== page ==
To dream or not to dream, that is the question. Well, it would seem that after centuries of asking questions about what dream are or why do we dream we’re finally getting some answers. A new study from the University of Wisconsin – Madison reveals a hot zone related to the process of dreaming and challenges most of the things we know about this process.
During a recent interview, Giulio Tononi, one of the study’s authors and a neuroscientist from the University of Wisconsin – Madison, declared that we are one step closer to deciphering why we dream. The study, which was published in the Natura Neuroscience journal, shows that there is a brain hot zone, which fires up when we dream.
For the purpose of this new study, Tononi and the team of scientists asked 32 volunteers to partake in the clinical trial, which involved electroencephalography, answering questions related to dream content, and being woken up several times in the middle of the night.
As explained by the study’s author, dreaming is one of the most controversial and hard to tackle subjects in neurosciences. Although we know that there are four major sleep stages, up until now, scientists believed that an individual could only dream once he or she entered the rapid eye movement (REM) stage.
However, the findings of this new study prove that an individual is capable of dreaming even outside of REM sleep. Following the EEG scans, Tononi and his team of scientists confirmed that each time we dream, a whole brain area lights up like a Christmas tree. This area which is seemingly related to dreams is located in the back of the brain and is called the posterior cortical zone. Scans revealed that spikes in brain wave activity signified that the individual was experiencing dreams, while low activity meant that the individual was asleep, but not dreaming.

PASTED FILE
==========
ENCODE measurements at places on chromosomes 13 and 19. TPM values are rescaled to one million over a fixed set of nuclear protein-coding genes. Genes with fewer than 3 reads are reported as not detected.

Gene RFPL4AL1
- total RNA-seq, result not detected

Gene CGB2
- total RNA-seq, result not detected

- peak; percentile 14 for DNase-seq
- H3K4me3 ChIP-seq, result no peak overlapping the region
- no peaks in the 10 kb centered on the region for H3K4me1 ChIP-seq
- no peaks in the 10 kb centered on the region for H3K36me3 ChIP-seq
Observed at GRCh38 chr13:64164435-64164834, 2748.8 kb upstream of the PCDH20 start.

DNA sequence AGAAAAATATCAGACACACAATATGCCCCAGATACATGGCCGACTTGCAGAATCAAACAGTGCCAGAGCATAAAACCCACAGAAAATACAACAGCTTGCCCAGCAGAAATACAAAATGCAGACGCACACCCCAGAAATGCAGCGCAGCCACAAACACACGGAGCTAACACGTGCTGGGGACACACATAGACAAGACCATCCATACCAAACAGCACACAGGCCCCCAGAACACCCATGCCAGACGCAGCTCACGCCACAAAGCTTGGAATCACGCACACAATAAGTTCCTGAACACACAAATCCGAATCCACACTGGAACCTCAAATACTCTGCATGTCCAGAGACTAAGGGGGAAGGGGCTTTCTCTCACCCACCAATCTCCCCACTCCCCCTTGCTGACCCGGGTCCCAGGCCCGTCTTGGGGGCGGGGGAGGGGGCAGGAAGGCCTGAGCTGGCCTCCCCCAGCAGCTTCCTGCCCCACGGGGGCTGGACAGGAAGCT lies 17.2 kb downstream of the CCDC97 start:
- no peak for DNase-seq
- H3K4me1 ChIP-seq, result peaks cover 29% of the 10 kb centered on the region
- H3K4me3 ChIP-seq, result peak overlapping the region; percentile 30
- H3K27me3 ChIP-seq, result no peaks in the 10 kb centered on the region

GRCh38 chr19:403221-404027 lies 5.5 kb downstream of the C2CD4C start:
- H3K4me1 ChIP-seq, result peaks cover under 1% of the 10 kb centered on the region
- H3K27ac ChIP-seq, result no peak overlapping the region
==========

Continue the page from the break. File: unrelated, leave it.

After waking up the participants during the night and asking them what they’ve dreamt about, Tononi compared their answers to the EEG scans and managed to create a rudimentary dream map. More specifically, after reviewing the patients’ answers and confronting them with the brain activity, the scientists managed to figure out if dreamt about people’s faces, talking to someone, or moving inside the dream world.
Although the results of this new study focused on dreaming are encouraging and a step forward in the right direction, Tononi declared that more research is needed to figure out why we dream.
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